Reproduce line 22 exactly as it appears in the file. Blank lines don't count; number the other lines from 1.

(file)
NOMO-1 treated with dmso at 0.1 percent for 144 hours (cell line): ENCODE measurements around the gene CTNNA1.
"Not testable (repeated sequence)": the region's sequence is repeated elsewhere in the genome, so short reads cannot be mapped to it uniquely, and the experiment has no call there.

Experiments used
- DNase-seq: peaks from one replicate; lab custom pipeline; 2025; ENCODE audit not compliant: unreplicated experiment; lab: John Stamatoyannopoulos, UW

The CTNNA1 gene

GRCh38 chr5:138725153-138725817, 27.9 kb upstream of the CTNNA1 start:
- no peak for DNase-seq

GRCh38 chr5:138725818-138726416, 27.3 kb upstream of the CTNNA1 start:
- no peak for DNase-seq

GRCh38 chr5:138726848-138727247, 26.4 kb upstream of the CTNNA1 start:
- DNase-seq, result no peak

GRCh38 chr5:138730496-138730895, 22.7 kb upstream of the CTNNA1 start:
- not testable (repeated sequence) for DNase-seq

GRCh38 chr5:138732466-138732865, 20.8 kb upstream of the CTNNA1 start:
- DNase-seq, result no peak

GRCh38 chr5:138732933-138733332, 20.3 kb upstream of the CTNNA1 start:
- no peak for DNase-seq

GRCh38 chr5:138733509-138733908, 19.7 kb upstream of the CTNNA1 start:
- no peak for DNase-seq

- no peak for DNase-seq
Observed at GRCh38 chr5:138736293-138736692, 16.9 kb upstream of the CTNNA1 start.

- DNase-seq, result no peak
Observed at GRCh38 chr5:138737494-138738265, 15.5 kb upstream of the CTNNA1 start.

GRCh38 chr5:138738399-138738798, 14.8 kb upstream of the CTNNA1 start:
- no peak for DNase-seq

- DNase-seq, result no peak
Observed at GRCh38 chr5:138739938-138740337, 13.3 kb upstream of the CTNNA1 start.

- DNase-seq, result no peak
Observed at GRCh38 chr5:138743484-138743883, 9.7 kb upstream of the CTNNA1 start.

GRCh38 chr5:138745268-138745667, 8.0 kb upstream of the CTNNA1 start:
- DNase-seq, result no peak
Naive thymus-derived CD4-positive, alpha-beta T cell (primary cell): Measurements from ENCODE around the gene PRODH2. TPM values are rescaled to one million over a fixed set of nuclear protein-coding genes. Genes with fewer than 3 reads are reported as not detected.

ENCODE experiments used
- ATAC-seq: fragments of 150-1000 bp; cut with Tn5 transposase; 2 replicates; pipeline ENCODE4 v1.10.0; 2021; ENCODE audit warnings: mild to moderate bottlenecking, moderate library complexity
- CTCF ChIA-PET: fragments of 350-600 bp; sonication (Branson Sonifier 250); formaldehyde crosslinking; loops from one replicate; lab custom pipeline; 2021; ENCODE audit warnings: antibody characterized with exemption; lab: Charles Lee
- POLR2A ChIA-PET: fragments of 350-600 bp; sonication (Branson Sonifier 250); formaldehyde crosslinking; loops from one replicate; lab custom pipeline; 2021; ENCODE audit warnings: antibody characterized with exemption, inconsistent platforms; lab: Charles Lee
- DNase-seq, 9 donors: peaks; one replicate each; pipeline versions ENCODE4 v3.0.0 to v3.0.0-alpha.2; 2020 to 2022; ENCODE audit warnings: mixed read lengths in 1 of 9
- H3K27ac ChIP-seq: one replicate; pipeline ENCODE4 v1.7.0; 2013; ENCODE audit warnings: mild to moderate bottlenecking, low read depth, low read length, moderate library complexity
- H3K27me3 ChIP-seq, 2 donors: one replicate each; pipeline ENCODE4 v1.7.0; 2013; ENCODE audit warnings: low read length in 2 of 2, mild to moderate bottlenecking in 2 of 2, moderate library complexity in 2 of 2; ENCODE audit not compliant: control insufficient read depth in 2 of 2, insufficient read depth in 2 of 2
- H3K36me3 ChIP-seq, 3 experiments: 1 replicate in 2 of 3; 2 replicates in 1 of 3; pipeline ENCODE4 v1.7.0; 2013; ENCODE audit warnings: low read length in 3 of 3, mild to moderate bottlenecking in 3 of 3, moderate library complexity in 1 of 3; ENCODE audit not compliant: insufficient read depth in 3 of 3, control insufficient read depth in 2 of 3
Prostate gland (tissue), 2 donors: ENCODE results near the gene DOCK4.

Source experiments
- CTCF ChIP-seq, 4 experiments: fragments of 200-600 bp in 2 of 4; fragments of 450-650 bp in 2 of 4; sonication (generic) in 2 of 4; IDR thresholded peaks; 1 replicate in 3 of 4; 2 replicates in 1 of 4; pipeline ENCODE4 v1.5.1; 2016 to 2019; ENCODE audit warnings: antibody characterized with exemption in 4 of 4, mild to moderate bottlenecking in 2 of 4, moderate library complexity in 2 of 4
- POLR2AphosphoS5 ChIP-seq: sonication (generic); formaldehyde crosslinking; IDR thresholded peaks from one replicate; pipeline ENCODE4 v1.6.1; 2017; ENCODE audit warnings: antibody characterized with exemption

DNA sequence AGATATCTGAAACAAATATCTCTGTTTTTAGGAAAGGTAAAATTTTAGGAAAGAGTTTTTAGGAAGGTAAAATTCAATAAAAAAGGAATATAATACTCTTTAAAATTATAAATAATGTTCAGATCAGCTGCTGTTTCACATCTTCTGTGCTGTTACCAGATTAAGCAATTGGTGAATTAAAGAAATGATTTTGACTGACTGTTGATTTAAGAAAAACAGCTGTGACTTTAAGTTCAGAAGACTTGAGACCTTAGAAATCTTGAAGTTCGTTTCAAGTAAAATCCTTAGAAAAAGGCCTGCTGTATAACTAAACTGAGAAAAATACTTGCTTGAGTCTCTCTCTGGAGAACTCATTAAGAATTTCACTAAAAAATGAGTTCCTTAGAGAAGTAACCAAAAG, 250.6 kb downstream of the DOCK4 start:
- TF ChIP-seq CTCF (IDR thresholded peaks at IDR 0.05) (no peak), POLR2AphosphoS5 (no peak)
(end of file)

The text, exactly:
- DNase-seq, result no peak